'Not bloody likely' Ever since Pygmalion opened in London in April 1914 it has proved a very controversial play, from the (then) shocking language, to arguments about its correct ending. Critical interpretations have been similarly disputatious, encompassing views of the transformation of the impoverished Eliza Doolittle by phonetics expert Henry Higgins as either a story of economic and social liberation, or an example of the perpetuation of male control and self-interest. With subsequent film and musical adaptations and many stage revivals, Pygmalion remains one of Shaw's most engaging, provocative, and accessible plays. This new edition of Pygmalion includes Shaw's definitive text, with both Preface and Sequel, and provides the most comprehensive scholarly treatment of the play to date, containing: * a substantial introduction with biographical information on Shaw * detailed discussion of the genesis and sources of the play * varying interpretations, and a lengthy international stage history.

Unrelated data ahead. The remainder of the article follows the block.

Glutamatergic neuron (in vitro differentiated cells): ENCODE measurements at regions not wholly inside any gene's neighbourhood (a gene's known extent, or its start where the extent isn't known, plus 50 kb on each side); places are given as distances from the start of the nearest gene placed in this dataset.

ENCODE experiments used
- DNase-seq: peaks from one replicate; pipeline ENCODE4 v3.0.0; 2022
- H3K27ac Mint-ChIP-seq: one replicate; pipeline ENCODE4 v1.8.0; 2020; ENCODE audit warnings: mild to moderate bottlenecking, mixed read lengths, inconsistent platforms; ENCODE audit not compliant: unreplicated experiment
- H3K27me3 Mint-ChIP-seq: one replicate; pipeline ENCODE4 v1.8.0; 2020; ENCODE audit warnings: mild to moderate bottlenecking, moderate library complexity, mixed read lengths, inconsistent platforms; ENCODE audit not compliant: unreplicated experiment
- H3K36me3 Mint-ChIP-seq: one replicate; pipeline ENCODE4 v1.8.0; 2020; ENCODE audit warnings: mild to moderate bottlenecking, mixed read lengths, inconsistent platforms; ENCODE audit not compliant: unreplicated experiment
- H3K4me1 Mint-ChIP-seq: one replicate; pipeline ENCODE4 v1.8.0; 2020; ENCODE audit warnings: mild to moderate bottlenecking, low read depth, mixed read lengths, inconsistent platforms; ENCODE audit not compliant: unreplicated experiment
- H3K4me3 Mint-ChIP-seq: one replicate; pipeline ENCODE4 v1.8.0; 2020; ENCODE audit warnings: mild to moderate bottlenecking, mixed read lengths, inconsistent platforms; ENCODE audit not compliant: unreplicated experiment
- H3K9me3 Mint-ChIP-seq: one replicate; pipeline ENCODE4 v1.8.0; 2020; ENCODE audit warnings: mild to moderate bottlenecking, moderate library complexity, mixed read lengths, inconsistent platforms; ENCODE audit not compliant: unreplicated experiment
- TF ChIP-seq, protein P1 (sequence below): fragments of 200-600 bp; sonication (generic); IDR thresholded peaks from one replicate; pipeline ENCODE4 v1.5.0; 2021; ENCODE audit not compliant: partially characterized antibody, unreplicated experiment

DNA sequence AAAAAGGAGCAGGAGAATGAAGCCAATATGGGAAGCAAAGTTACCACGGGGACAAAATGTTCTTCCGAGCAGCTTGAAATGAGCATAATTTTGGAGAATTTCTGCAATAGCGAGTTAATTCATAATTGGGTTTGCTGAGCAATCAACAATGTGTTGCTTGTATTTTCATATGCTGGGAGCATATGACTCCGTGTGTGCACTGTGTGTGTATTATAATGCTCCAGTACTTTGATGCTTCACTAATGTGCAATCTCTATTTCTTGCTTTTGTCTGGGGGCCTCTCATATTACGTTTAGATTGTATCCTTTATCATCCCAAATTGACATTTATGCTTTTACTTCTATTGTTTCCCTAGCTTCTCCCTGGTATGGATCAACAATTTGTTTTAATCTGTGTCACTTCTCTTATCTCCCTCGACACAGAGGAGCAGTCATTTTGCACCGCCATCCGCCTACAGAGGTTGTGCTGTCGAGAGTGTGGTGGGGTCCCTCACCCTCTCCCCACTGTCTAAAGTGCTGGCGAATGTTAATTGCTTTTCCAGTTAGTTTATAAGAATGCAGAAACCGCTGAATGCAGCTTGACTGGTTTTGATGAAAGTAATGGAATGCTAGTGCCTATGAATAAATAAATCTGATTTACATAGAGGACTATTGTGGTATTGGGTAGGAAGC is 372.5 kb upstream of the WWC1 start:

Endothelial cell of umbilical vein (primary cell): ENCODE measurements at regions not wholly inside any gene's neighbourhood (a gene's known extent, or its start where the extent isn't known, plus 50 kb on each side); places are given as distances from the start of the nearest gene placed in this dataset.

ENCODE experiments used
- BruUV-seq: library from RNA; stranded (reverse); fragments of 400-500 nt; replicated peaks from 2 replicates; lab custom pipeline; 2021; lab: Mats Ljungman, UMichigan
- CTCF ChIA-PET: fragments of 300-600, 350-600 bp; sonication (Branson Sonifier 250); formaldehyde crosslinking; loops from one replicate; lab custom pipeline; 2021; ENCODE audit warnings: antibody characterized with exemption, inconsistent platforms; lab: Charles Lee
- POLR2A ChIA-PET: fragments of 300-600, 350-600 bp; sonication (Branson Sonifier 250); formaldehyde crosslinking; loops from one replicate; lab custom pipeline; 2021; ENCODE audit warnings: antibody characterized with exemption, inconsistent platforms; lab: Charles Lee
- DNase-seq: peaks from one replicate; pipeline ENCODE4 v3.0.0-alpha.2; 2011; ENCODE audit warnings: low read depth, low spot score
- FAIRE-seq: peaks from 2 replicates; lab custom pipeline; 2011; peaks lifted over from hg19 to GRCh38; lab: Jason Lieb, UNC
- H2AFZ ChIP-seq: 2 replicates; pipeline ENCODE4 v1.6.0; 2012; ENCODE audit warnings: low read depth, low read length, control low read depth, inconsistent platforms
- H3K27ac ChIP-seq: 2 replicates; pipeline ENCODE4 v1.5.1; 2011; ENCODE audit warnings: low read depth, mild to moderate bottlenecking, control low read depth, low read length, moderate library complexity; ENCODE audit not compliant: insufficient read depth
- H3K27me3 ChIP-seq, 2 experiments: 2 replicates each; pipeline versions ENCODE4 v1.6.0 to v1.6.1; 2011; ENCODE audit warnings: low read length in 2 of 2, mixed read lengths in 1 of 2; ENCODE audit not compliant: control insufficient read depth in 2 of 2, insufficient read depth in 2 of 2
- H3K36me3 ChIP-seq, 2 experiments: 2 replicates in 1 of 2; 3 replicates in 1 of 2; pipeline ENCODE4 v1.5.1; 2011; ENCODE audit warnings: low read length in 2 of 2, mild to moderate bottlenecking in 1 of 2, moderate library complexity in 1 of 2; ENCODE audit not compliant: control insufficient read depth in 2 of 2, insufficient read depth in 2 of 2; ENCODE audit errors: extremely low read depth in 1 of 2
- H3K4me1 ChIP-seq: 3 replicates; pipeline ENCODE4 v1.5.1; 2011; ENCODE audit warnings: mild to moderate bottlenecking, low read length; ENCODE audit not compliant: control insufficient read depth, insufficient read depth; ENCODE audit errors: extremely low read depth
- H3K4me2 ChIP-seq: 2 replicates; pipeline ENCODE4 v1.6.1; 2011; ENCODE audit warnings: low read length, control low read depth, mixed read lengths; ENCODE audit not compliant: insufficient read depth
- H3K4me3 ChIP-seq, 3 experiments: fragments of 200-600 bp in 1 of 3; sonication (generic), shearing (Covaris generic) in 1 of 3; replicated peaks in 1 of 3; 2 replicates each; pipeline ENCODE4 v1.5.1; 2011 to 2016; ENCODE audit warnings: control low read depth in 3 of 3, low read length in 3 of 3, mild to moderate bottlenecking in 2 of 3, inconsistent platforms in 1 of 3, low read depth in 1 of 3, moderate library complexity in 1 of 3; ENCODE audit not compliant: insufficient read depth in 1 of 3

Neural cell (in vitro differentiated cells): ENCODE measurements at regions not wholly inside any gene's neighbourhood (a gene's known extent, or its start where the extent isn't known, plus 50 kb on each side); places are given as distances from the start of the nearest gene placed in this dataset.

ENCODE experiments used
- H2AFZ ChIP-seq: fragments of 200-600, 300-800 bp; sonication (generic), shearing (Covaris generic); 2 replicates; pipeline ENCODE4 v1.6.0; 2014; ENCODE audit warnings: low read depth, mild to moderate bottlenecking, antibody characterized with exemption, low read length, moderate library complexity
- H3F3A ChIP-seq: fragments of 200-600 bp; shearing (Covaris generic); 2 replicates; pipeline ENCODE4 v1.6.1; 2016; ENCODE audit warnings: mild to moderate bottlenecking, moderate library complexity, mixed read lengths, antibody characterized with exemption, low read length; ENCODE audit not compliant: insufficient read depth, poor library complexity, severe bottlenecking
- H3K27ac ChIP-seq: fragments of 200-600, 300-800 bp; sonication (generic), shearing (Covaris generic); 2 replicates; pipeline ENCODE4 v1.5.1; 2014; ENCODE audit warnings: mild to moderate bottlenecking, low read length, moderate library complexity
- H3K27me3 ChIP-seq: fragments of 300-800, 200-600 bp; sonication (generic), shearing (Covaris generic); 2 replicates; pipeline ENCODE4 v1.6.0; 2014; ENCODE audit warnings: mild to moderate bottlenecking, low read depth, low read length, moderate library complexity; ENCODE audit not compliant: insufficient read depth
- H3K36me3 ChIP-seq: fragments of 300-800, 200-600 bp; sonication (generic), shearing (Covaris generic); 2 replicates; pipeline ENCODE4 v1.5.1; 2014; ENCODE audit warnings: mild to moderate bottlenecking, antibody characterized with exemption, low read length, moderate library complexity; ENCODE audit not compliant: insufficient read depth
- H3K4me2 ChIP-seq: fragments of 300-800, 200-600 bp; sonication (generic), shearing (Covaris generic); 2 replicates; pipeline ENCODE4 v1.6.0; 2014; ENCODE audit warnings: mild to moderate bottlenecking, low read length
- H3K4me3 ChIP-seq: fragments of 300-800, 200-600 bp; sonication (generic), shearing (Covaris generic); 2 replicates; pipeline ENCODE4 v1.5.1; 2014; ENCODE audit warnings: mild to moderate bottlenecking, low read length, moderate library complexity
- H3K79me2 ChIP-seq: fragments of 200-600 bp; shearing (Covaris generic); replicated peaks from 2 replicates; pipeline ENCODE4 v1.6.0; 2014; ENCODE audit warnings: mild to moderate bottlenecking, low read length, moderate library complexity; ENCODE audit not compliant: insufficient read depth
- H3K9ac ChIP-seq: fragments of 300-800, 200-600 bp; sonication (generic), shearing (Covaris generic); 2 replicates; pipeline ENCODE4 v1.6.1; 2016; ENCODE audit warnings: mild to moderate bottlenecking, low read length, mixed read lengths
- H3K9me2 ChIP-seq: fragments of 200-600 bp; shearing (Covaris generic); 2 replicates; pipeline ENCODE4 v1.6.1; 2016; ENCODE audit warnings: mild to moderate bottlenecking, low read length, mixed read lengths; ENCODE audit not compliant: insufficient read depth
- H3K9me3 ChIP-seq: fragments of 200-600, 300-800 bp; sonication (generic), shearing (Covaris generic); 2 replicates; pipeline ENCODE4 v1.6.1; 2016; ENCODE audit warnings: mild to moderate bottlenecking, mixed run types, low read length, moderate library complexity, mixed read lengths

Shaw's most famous comedy, regularly performed and studied with a recent revival by Sir Peter HallPerfect for study. Shaw explores a wide range of issues: the British class system, language and phonetics, poverty, imperialism, sexuality, gender imbalanceAdapted to film and musical, a highly popular text
'Compact but comprehensive...Students and general readers will find it both accessible and enlightening, Shaw scholars will regard it as an excellent resource, and directors of future productions of Pygmalion will wish they could hire Leonard Conolly as their dramaturg.' Shaw: The Annual Bernard Shaw Studies (September 2009)
L. W. Conolly is a leading authority on Shaw. He is Literary Advisor to the Shaw Estate, Vice-President of the International Shaw Society, a Corresponding Scholar of the Shaw Festival in Niagara-on-the-Lake, Ontario, and the author and editor of numerous essays and books on Shaw. Professor of English Literature at Trent University in Ontario, Dr Conolly is also a Senior Member of Robinson College, Cambridge, and is an elected Fellow of the Royal Society of Canada.